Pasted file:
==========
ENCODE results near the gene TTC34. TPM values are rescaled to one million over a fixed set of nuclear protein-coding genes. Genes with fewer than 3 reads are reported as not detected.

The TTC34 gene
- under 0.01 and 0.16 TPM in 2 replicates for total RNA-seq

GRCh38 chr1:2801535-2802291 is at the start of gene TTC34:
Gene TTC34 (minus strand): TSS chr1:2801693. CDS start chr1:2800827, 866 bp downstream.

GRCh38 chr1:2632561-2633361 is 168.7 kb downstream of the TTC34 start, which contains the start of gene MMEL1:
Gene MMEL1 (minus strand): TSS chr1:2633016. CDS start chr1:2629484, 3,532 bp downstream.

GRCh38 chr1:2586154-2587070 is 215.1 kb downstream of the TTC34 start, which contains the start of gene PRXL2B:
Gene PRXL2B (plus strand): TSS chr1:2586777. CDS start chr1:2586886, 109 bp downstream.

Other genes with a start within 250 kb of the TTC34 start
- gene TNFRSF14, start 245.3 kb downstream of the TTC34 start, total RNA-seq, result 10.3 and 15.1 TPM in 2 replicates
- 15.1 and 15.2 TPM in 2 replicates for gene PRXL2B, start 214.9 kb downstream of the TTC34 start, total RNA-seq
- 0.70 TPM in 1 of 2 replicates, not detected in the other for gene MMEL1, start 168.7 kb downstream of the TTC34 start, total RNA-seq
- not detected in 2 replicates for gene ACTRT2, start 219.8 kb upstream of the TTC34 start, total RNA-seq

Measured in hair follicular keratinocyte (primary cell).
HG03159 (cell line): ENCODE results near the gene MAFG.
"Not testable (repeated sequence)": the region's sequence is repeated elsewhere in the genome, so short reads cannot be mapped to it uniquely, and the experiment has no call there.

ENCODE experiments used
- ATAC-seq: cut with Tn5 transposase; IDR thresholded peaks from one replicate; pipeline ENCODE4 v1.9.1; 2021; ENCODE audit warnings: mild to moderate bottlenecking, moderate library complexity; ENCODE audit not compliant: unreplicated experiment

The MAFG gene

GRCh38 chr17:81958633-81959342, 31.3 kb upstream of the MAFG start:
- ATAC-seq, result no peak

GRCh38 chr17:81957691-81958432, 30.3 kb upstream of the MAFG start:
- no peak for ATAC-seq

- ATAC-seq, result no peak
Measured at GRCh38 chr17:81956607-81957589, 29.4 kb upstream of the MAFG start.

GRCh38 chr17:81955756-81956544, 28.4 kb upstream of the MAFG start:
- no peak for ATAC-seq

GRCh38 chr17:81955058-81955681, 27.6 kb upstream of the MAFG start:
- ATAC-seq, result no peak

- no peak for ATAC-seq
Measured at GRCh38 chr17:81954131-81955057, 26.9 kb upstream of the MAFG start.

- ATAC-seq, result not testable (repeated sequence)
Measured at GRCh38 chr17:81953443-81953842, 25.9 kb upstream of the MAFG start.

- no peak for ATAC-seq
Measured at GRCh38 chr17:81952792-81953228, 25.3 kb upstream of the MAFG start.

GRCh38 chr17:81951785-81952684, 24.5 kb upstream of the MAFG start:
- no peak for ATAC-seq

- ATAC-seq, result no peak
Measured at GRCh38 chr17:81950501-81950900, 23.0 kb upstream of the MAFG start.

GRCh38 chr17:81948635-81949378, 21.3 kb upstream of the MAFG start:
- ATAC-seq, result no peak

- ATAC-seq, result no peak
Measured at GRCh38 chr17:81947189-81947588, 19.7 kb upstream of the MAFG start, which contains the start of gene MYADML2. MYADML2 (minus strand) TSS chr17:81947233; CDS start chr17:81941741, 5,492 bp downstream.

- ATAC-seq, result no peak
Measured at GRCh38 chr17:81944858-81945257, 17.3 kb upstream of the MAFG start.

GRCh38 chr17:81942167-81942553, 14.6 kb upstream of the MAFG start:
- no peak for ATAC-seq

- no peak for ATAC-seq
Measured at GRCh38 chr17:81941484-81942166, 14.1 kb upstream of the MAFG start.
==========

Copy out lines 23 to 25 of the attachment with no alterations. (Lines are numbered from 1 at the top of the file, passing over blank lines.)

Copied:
GRCh38 chr17:81957691-81958432, 30.3 kb upstream of the MAFG start:
- no peak for ATAC-seq

- ATAC-seq, result no peak